Dodgy ALP Ratbags getting their beans

Perhaps the most fun in politics right now is watching the dodgy ALP ratbags get their beans in Australia at the moment:

THE words packed all the power of a hunting rifle in the crowded hearing room high above Sydney’s streets.

”Look, Mr Macdonald, what I really want to put to you is that in fact you’re a crook.”

The accusation, from the lips of counsel assisting the Independent Commission Against Corruption (ICAC), Geoffrey Watson, SC, seemed to suck all the air out of the commission’s gallery.

Ian Macdonald, the fellow being accused of skulduggery, was a cabinet minister in the New South Wales Parliament until 2010, when, having gained the sobriquet Sir Lunchalot, he resigned after a spot of bother concerning misuse of public funds.

He is no stranger to ICAC hearings. Last year the corruption commission inquired into his extracurricular habits allegedly paid for by a Sydney property developer and murder suspect, Ron Medich. Though no findings have been reached, he was accused of enjoying the services of an Asian prostitute as recompense for introducing investors to senior bureaucrats.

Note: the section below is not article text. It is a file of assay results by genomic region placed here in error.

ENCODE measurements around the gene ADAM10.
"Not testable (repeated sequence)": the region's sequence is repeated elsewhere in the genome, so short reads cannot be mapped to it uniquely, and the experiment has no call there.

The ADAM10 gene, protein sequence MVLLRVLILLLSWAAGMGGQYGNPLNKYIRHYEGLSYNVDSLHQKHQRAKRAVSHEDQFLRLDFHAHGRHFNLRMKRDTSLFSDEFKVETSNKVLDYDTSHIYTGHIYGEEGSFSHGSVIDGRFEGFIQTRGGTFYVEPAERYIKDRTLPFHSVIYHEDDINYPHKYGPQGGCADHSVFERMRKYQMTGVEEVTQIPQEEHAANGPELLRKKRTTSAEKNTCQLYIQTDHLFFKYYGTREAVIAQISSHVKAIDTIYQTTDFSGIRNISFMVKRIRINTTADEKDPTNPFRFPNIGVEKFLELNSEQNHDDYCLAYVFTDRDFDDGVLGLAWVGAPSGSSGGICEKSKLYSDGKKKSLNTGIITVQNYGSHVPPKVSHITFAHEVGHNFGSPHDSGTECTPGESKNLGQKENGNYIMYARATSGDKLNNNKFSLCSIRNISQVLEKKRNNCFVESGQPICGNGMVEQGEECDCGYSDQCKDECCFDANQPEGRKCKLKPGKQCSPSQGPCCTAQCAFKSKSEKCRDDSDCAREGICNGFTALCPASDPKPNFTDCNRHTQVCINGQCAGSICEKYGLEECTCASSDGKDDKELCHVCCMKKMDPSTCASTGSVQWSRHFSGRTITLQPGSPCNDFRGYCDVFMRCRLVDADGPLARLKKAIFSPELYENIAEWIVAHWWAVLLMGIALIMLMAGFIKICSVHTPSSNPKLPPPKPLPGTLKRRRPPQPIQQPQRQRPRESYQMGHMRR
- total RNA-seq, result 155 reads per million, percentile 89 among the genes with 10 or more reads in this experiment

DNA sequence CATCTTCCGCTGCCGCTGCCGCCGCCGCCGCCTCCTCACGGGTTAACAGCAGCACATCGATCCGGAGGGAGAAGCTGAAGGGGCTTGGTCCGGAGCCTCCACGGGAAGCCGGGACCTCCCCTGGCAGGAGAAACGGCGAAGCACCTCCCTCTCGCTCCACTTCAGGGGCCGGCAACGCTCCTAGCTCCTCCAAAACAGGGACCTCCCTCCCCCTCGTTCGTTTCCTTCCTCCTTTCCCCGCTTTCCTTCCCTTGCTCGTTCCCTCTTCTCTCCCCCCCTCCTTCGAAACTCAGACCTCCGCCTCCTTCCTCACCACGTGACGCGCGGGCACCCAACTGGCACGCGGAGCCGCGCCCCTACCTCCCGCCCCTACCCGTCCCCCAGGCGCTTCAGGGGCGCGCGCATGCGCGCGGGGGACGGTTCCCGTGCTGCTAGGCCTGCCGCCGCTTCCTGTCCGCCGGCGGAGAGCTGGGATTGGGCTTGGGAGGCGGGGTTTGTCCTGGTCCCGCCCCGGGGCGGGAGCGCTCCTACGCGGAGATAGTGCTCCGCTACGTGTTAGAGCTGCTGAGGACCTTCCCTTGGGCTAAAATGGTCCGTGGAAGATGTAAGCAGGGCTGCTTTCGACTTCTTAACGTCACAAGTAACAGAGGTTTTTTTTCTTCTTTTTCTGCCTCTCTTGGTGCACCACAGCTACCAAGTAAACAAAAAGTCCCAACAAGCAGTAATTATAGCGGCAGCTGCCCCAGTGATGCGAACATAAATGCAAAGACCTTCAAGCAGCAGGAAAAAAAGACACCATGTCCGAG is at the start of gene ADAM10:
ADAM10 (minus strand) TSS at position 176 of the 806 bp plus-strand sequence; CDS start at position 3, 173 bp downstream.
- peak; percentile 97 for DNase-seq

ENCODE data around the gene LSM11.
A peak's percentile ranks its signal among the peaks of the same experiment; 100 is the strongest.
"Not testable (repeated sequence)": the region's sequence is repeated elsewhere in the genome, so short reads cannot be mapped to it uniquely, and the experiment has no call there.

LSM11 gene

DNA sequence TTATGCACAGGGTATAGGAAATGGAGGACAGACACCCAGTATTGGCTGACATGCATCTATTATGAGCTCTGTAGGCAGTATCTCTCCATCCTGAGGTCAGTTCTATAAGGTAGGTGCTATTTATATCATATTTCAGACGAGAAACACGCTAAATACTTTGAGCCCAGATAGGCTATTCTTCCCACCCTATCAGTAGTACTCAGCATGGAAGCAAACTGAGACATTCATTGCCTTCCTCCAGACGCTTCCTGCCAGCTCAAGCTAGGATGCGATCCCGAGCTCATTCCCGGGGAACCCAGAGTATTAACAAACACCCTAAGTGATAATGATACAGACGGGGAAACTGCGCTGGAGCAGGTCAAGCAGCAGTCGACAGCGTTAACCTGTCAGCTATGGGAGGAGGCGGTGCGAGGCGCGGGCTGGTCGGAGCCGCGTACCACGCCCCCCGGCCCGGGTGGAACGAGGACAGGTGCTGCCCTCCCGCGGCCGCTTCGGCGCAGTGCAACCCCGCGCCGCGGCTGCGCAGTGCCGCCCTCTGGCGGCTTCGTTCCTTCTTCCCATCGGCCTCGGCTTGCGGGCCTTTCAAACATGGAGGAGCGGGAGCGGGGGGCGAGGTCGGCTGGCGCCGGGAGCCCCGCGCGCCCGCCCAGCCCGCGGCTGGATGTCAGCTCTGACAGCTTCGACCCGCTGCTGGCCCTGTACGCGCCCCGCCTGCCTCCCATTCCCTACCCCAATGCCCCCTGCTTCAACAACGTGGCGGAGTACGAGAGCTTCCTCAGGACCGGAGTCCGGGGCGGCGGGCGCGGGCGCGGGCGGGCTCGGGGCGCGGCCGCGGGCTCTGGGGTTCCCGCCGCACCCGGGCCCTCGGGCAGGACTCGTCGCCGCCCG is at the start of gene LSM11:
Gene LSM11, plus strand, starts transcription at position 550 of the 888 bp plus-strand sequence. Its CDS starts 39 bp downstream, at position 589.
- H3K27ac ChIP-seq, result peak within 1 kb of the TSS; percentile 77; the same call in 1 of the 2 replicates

The man with whom Macdonald was now being accused of conspiring in an inside-knowledge coal mining scam worth tens of millions of dollars, Eddie Obeid, was also a former state Labor cabinet minister and the leader of a faction so powerful its very name – The Terrigals – struck fear into the heart of premiers.

Captivated Sydneysiders had queued for hours, as they have done for weeks now, to snap up scarce tickets for what has become the hottest show in their rollicking town, and the drama playing out before the lucky few has proved no disappointment.

It is high time we had a similar organisation in New Zealand, one that had the nads to take on bent politicians, bent political parties and bent unions.

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As much at home writing editorials as being the subject of them, Cam has won awards, including the Canon Media Award for his work on the Len Brown/Bevan Chuang story. When he’s not creating the news, he tends to be in it, with protagonists using the courts, media and social media to deliver financial as well as death threats.

They say that news is something that someone, somewhere, wants kept quiet. Cam Slater doesn’t do quiet and, as a result, he is a polarising, controversial but highly effective journalist who takes no prisoners.

He is fearless in his pursuit of a story.

Love him or loathe him, you can’t ignore him.

To read Cam’s previous articles click on his name in blue.